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Jamie-Law
Jamie-Law, Solicitor
Category: Property Law
Satisfied Customers: 5895
Experience:  Solicitor
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We are a landlord (a UK Ltd company). We rented a shop to

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We are a landlord (a UK Ltd company). We rented a shop to another UK Limited company a year ago, taking a dilapidation deposit. On moving out the premises were left in a poor state. The tenant has issued a court claim for the return. We have an estimate for the works which exceeds the deposit. My questions are this: 1. is an estimate sufficient grounds to defend the action (subject to relevant damage/ repairs); 2. can the tenant issue a claim for the deposit from a different entity to that which was named on the licence (lease) agreement (they have used an entity which we had no dealings with)? For clarity, the original "tenant" was a UK Ltd Company (which we invoiced and which paid us the monthly fee) - however, the action has come from a different business name (i.e. "trading as" - but with no personal name and no Ltd Company name)? Thank you

Hello my name is ***** ***** I will help you with this.

I assume there is a clause in the lease saying about what state it should be left in?

Customer: replied 1 month ago.
Thank you. It was a 90 day licence that was renewed four times. In the licence, it stated that it had to be left in good condition. For example, stud walls were installed but ripped out and not made good. I have an email trail expressing my concerns that the condition should be inspected and agreed but the ex tenant never responded. I have a before and after video which shows the difference. Also an estimate for the repairs.

Sure.

1. is an estimate sufficient grounds to defend the action (subject to relevant damage/ repairs);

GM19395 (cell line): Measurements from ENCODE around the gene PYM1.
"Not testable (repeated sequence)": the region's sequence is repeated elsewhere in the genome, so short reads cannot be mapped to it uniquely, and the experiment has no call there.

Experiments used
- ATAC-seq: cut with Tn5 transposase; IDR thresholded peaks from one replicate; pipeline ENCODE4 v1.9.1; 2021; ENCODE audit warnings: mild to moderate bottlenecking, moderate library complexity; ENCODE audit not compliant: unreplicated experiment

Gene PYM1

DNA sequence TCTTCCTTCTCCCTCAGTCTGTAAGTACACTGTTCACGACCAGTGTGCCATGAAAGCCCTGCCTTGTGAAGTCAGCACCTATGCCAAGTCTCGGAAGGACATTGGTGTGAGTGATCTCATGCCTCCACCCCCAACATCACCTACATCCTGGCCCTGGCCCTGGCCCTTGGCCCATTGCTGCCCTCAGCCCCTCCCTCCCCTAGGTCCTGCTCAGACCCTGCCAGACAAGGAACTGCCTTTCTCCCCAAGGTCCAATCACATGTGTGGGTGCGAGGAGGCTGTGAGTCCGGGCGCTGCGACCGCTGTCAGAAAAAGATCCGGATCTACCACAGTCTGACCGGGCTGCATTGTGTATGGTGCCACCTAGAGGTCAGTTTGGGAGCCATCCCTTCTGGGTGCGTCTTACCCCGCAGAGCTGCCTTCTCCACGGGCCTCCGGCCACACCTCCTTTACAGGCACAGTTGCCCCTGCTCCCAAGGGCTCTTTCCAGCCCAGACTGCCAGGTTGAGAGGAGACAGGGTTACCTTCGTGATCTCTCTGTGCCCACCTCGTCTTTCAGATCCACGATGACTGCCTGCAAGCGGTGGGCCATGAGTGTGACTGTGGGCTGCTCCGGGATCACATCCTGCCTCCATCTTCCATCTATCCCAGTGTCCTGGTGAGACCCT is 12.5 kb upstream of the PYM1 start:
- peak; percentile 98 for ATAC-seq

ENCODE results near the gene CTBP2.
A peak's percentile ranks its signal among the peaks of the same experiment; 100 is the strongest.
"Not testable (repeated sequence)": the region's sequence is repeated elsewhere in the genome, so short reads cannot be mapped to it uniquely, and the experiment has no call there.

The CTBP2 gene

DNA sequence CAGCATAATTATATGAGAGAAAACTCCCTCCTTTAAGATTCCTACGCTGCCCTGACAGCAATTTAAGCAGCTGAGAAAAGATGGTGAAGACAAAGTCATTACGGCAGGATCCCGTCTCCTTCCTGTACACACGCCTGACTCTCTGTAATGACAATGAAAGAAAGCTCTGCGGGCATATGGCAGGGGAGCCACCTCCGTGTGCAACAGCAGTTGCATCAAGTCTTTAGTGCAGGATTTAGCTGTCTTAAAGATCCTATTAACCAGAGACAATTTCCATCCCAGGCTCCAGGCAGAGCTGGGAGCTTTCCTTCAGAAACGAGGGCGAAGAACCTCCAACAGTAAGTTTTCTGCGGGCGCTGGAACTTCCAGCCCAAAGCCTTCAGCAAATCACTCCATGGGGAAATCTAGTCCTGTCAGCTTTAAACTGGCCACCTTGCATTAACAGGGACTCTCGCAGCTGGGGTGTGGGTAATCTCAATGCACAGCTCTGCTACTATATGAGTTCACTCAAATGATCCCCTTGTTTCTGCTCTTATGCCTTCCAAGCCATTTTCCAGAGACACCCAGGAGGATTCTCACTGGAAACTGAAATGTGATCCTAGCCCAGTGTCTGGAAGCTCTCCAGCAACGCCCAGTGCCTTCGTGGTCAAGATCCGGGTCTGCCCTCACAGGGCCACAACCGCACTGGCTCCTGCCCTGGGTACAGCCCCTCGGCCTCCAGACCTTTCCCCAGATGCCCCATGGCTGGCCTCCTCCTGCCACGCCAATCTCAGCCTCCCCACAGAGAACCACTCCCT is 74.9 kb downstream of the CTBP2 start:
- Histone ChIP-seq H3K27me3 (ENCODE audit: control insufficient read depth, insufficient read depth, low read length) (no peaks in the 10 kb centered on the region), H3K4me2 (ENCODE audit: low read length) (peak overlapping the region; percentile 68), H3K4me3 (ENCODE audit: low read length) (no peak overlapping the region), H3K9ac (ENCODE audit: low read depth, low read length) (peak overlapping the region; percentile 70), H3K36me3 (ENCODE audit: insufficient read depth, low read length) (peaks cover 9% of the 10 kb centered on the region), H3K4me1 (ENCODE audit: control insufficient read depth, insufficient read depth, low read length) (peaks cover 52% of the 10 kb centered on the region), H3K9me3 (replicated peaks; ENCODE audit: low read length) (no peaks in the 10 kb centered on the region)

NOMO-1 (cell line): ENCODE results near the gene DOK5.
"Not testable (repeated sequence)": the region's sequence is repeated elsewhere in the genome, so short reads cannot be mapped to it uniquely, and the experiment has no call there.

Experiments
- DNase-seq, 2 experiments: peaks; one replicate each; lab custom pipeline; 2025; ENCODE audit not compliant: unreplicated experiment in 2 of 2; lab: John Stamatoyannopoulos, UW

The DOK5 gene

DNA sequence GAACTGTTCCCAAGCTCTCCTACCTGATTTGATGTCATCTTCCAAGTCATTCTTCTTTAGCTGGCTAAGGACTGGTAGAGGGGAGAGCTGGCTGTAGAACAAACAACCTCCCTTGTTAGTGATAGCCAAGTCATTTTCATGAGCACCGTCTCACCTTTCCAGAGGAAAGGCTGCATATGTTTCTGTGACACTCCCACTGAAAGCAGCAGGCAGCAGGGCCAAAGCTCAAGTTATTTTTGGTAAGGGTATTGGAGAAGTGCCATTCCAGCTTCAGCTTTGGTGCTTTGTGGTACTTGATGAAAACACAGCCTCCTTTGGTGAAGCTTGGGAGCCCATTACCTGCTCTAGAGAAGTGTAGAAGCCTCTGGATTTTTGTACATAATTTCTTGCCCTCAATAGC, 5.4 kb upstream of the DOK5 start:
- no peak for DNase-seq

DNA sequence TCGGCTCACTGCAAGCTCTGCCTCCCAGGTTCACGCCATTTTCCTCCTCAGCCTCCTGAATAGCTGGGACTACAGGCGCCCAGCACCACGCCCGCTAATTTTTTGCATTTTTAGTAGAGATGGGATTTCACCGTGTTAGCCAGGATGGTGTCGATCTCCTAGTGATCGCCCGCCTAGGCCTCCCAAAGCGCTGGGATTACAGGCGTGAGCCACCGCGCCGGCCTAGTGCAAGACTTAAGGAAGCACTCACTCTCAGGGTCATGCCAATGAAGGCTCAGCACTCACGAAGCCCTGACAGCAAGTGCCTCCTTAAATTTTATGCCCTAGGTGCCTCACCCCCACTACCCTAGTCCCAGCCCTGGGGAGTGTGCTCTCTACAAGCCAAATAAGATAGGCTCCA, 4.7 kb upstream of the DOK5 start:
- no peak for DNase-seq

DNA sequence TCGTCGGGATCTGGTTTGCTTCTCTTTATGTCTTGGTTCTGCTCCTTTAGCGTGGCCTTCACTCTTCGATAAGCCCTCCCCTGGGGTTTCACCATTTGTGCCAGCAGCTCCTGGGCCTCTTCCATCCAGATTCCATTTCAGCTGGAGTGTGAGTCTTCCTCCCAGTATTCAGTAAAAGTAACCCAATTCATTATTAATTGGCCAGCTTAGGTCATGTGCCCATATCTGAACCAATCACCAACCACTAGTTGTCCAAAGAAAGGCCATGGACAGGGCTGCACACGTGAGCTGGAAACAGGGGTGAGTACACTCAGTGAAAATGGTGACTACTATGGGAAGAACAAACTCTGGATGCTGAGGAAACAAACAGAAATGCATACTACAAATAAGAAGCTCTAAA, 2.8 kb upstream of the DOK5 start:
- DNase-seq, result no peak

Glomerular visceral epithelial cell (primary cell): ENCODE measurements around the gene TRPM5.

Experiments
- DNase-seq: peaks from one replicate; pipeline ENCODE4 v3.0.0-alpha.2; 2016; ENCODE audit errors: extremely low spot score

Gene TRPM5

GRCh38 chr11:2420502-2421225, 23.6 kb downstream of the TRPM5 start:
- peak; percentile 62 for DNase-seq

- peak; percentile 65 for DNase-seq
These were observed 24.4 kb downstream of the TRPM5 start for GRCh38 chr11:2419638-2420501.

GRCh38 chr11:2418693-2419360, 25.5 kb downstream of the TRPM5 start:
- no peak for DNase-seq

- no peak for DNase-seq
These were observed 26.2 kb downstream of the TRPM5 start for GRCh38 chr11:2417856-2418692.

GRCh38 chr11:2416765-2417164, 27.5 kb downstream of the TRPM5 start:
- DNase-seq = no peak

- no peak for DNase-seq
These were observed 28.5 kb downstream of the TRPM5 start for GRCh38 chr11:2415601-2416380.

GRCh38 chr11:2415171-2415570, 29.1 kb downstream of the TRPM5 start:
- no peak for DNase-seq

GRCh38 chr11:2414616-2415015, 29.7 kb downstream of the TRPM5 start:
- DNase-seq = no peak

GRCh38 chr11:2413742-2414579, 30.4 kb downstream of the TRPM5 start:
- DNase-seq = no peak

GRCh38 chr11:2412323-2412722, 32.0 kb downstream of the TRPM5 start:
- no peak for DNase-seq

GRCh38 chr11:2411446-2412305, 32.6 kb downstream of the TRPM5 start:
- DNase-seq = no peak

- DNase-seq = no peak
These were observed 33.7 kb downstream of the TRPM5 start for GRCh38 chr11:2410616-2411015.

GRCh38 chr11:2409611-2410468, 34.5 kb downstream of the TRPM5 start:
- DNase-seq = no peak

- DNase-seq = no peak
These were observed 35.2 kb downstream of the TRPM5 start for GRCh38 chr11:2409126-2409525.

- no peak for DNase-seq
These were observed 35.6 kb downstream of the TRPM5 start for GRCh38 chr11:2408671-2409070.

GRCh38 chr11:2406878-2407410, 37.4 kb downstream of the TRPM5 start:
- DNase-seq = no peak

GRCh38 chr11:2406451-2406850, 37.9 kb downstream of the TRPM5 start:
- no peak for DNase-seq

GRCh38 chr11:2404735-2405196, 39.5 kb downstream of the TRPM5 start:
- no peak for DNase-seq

Yes. They have breached the lease and as such, you can claim for those sums of repair back

2. can the tenant issue a claim for the deposit from a different entity to that which was named on the licence (lease) agreement (they have used an entity which we had no dealings with)?

No. It has to be from the person/entity which paid the deposit.

Can I clarify anything for you about this today, please?

If not, I would appreciate a 5-star rating for my answer. If you need anything further I am available for a follow up at no extra cost.

Customer: replied 1 month ago.
Happy to give you 5 Star rating. To clarify a few details please before I complete the County Court Response: the "tenant" (90 day licence) was a UK Ltd Company. The tenant asked for the licence to be in that company name. The deposit/ rent payments arrived with a Bank Ref stating: "Company Name Ltd" and a "Business Name" (not "T/AS" and no personal name). I have an email from the person I negotiated with accepting the terms of the Licence (in that Company name, alone). All subsequent payments came from that same entity. The claim is from a similar (but different) Business Name (not the Ltd Co or any individual). So my question is this: should we deny the claim (on the N1 response form) based on the fact that we had no relationship with the named claimant (financial, commercial or any other) - or - do that - and also send in the defence (estimate for repairs) and other counter-claims we would make if it does go to court. Many thanks!

Yes, you can deny on the basis you do not have a contractual relationship with that person.

You can also counterclaim at that point too. So defend and counterclaim.

Does that assist?

Jamie-Law and other Property Law Specialists are ready to help you
Customer: replied 1 month ago.
When you say I could counter claim at that point too, do you mean that I could counter-claim that I recognise the claim (but not the claimant)? Could you clarify any advantage/ risk of doing that? Might that allow the claimant to modify the action and restart with the original entity? Thank you

You can only counter claim the person claiming from you.

So if there is a contractual relationship you can claim against them

Customer: replied 1 month ago.
OK thank you. Would it be best to deny the claim like this: "We do not have a contractual relationship with the claimant (and never have); consequently, we deny each and every allegation set out in the particulars of claim". Then, consider taking out a separate action regards ***** ***** deposit? Can I do that with/ though you? How would I do that?

Yes. I would say deny (as you have) and put to proof.

Separate claim:

www.moneycaim.gov.uk

Does that assist?

Customer: replied 30 days ago.
Thanks. I just found this online... A NON-ADMISSION MEANS: “I REQUIRE YOU TO PROVE THIS” - A DENIAL MEANS THAT: “I WILL BRING EVIDENCE TO COURT TO CONTRADICT THIS/PROVE IT WRONG.” Shall I use the former or a denial?

Denial and put to proof.

Does that clarify?